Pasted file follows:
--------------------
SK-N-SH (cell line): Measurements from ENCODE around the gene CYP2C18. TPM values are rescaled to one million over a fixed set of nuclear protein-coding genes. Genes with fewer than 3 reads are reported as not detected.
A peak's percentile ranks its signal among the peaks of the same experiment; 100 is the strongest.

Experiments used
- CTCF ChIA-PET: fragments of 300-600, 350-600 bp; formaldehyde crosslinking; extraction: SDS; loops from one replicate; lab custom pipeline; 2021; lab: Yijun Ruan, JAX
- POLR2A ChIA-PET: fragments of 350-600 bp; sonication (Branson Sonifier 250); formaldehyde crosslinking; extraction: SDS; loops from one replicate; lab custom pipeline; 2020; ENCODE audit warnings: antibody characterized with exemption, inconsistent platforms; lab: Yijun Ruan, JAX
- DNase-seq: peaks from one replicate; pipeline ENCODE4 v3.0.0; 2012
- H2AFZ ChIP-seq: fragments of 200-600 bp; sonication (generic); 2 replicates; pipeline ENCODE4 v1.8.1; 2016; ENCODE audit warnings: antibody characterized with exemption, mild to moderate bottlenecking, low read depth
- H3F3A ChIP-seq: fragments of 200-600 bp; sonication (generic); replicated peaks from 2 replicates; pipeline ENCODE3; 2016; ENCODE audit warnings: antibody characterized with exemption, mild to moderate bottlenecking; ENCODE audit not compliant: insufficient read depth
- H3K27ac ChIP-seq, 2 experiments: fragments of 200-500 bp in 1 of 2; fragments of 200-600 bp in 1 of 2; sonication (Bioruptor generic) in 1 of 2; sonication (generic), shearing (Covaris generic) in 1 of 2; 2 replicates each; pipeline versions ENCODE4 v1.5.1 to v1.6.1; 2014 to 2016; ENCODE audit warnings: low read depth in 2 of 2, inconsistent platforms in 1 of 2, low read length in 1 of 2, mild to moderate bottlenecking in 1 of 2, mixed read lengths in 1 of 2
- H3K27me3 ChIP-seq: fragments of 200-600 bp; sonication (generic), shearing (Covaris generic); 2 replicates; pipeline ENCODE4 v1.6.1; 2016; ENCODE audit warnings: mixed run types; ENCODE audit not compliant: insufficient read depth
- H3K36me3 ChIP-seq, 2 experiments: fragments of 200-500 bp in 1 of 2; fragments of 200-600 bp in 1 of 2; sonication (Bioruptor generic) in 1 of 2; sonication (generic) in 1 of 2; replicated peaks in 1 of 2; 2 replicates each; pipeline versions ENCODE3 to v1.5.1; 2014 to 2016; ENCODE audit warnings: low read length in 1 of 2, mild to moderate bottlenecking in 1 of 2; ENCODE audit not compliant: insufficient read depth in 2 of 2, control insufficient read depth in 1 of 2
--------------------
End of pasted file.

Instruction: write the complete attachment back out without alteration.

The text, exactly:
SK-N-SH (cell line): Measurements from ENCODE around the gene CYP2C18. TPM values are rescaled to one million over a fixed set of nuclear protein-coding genes. Genes with fewer than 3 reads are reported as not detected.
A peak's percentile ranks its signal among the peaks of the same experiment; 100 is the strongest.

Experiments used
- CTCF ChIA-PET: fragments of 300-600, 350-600 bp; formaldehyde crosslinking; extraction: SDS; loops from one replicate; lab custom pipeline; 2021; lab: Yijun Ruan, JAX
- POLR2A ChIA-PET: fragments of 350-600 bp; sonication (Branson Sonifier 250); formaldehyde crosslinking; extraction: SDS; loops from one replicate; lab custom pipeline; 2020; ENCODE audit warnings: antibody characterized with exemption, inconsistent platforms; lab: Yijun Ruan, JAX
- DNase-seq: peaks from one replicate; pipeline ENCODE4 v3.0.0; 2012
- H2AFZ ChIP-seq: fragments of 200-600 bp; sonication (generic); 2 replicates; pipeline ENCODE4 v1.8.1; 2016; ENCODE audit warnings: antibody characterized with exemption, mild to moderate bottlenecking, low read depth
- H3F3A ChIP-seq: fragments of 200-600 bp; sonication (generic); replicated peaks from 2 replicates; pipeline ENCODE3; 2016; ENCODE audit warnings: antibody characterized with exemption, mild to moderate bottlenecking; ENCODE audit not compliant: insufficient read depth
- H3K27ac ChIP-seq, 2 experiments: fragments of 200-500 bp in 1 of 2; fragments of 200-600 bp in 1 of 2; sonication (Bioruptor generic) in 1 of 2; sonication (generic), shearing (Covaris generic) in 1 of 2; 2 replicates each; pipeline versions ENCODE4 v1.5.1 to v1.6.1; 2014 to 2016; ENCODE audit warnings: low read depth in 2 of 2, inconsistent platforms in 1 of 2, low read length in 1 of 2, mild to moderate bottlenecking in 1 of 2, mixed read lengths in 1 of 2
- H3K27me3 ChIP-seq: fragments of 200-600 bp; sonication (generic), shearing (Covaris generic); 2 replicates; pipeline ENCODE4 v1.6.1; 2016; ENCODE audit warnings: mixed run types; ENCODE audit not compliant: insufficient read depth
- H3K36me3 ChIP-seq, 2 experiments: fragments of 200-500 bp in 1 of 2; fragments of 200-600 bp in 1 of 2; sonication (Bioruptor generic) in 1 of 2; sonication (generic) in 1 of 2; replicated peaks in 1 of 2; 2 replicates each; pipeline versions ENCODE3 to v1.5.1; 2014 to 2016; ENCODE audit warnings: low read length in 1 of 2, mild to moderate bottlenecking in 1 of 2; ENCODE audit not compliant: insufficient read depth in 2 of 2, control insufficient read depth in 1 of 2